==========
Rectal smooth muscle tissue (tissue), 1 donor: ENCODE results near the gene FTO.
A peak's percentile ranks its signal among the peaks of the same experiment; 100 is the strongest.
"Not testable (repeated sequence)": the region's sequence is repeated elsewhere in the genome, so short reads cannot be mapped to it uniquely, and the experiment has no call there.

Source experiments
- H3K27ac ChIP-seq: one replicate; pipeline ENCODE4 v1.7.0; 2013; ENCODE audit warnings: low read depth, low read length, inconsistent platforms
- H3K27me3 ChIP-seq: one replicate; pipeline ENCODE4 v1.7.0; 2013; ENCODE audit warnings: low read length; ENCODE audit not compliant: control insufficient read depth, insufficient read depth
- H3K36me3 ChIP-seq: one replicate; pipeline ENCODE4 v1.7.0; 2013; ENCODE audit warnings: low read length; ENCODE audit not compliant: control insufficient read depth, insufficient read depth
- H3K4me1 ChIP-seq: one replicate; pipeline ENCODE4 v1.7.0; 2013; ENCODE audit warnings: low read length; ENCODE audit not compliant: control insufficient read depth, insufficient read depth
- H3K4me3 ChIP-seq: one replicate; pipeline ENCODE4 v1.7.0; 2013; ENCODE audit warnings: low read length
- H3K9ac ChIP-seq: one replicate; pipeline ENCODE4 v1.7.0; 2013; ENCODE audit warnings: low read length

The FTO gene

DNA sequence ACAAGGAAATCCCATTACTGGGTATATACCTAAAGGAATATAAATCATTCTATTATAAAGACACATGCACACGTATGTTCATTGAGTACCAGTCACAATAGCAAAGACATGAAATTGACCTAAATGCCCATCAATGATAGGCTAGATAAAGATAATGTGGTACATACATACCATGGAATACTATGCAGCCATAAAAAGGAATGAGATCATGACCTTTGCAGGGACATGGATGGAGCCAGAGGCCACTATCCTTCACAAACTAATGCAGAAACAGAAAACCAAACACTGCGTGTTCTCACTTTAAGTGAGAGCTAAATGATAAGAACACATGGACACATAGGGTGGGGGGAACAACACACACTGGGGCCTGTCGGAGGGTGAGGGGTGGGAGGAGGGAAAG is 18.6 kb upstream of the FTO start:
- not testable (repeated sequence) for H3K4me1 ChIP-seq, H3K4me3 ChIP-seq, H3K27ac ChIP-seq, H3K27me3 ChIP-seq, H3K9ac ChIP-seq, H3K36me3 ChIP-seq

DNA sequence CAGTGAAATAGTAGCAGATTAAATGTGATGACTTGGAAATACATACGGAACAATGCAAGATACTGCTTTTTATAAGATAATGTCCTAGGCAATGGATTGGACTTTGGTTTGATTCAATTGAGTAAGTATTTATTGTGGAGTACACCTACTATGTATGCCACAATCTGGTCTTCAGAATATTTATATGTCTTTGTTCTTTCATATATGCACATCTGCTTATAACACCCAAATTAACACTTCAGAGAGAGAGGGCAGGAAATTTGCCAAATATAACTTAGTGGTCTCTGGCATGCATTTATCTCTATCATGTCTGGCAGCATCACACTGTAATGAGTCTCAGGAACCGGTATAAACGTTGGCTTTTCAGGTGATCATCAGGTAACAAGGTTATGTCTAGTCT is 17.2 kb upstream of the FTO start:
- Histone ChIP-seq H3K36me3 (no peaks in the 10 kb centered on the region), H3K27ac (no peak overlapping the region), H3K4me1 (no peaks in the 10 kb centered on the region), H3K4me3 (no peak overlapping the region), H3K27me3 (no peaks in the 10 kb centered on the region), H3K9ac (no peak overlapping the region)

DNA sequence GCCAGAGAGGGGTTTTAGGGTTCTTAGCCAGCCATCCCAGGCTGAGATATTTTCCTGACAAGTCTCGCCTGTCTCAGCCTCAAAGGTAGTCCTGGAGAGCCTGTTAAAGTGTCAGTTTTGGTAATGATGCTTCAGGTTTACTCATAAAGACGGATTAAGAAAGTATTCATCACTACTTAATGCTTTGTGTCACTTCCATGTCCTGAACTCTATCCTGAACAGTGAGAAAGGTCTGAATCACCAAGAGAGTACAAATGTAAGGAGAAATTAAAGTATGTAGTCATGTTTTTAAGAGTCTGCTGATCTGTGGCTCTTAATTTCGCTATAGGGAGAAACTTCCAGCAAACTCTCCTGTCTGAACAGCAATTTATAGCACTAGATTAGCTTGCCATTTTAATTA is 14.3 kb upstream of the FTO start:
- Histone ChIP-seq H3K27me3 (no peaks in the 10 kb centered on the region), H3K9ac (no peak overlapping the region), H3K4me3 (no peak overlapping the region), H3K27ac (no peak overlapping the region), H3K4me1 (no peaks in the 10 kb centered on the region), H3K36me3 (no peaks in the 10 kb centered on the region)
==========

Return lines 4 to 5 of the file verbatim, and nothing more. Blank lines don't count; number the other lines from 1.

Source experiments
- H3K27ac ChIP-seq: one replicate; pipeline ENCODE4 v1.7.0; 2013; ENCODE audit warnings: low read depth, low read length, inconsistent platforms